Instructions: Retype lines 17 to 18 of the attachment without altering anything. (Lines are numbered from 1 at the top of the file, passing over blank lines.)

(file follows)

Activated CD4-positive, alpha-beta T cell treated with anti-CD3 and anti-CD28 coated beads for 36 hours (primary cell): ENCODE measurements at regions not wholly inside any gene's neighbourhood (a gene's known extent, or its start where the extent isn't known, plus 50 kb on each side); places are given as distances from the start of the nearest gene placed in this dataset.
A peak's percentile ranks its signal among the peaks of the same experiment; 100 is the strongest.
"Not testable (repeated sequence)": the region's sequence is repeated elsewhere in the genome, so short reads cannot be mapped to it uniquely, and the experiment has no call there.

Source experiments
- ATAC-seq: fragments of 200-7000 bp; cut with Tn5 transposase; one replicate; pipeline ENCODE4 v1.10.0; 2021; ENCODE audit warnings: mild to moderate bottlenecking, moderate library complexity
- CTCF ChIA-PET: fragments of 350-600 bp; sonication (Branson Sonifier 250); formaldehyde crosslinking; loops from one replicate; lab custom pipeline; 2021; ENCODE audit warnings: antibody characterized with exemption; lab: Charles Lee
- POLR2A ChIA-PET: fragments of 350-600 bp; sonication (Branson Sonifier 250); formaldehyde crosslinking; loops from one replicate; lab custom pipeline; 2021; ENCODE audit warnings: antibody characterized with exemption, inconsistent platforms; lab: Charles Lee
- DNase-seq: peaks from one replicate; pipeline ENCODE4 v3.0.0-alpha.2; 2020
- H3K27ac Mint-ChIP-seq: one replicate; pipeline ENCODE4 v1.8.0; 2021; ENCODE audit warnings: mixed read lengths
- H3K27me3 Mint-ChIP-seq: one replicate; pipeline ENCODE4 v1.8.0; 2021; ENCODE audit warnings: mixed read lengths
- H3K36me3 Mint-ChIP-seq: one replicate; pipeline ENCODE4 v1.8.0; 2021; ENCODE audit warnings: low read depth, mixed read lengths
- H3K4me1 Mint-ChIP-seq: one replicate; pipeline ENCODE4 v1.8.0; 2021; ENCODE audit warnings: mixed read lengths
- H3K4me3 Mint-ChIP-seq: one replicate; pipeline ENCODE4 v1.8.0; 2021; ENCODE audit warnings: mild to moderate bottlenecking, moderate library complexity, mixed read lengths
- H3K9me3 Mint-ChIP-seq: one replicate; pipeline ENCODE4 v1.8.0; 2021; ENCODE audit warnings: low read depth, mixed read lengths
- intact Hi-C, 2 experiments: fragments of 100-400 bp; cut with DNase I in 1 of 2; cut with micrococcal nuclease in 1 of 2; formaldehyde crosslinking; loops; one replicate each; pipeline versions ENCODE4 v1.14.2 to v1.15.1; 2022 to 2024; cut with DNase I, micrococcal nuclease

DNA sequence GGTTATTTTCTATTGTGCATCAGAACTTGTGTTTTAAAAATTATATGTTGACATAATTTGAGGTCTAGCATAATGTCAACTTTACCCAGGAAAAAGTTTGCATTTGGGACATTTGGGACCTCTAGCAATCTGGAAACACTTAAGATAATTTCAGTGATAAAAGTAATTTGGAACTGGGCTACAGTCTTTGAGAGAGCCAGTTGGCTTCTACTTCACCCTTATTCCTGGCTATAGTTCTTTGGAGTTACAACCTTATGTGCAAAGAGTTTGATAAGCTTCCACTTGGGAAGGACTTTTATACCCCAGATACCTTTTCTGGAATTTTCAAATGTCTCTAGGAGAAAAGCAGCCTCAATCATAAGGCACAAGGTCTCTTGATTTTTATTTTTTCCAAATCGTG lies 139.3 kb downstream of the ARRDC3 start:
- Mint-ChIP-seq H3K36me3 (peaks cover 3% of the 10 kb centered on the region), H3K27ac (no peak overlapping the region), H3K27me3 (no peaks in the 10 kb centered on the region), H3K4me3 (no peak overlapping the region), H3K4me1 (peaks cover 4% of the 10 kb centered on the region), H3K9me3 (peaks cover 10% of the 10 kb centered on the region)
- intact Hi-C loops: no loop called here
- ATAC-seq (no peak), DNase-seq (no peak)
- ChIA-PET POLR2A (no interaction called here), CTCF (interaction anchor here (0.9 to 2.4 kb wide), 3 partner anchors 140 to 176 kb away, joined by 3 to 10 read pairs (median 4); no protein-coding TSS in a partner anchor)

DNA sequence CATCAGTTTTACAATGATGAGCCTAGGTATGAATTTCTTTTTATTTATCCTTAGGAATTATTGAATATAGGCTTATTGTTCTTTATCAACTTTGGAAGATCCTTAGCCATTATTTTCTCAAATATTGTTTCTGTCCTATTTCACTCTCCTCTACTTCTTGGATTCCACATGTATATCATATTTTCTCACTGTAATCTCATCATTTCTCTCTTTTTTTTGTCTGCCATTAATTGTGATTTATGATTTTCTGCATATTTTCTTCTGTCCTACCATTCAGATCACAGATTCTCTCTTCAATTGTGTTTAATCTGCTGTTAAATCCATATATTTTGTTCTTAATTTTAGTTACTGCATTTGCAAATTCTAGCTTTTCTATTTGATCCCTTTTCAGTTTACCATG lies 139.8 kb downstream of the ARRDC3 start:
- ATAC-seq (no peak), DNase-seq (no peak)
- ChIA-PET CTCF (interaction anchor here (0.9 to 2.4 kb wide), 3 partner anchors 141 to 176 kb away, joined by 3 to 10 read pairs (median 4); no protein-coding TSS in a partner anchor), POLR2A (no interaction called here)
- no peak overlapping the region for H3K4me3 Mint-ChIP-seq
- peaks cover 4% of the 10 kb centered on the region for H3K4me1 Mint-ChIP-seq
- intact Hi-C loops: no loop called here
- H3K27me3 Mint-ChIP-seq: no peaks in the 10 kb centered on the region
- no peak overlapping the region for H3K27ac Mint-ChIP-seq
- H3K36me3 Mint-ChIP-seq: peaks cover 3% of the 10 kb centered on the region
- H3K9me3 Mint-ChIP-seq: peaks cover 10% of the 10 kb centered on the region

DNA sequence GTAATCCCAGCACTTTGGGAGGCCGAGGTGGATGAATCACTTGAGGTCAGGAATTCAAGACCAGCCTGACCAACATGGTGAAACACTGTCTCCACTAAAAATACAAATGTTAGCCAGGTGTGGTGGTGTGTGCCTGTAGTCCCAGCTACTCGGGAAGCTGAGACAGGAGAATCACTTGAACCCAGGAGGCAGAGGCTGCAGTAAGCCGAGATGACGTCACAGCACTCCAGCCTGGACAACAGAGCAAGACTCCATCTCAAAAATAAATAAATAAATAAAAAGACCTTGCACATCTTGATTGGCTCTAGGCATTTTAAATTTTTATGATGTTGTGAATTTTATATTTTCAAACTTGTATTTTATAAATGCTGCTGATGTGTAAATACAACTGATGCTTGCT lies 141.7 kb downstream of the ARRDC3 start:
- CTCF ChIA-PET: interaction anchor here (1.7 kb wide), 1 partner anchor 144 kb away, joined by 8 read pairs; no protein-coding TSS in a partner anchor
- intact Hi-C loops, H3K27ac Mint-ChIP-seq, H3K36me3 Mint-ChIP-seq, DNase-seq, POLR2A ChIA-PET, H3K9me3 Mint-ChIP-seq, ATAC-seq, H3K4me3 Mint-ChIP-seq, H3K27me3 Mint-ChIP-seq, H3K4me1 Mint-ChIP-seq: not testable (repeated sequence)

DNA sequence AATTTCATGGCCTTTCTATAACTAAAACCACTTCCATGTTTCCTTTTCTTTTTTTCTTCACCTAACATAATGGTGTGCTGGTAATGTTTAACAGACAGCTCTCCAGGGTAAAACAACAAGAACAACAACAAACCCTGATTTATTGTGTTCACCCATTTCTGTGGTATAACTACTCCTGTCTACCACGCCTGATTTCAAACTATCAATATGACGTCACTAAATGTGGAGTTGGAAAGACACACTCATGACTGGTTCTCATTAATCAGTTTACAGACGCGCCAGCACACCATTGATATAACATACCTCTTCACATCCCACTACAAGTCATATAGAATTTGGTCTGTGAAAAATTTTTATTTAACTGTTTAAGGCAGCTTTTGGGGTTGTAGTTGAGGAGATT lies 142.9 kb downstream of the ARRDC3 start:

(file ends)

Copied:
- Mint-ChIP-seq H3K36me3 (peaks cover 3% of the 10 kb centered on the region), H3K27ac (no peak overlapping the region), H3K27me3 (no peaks in the 10 kb centered on the region), H3K4me3 (no peak overlapping the region), H3K4me1 (peaks cover 4% of the 10 kb centered on the region), H3K9me3 (peaks cover 10% of the 10 kb centered on the region)
- intact Hi-C loops: no loop called here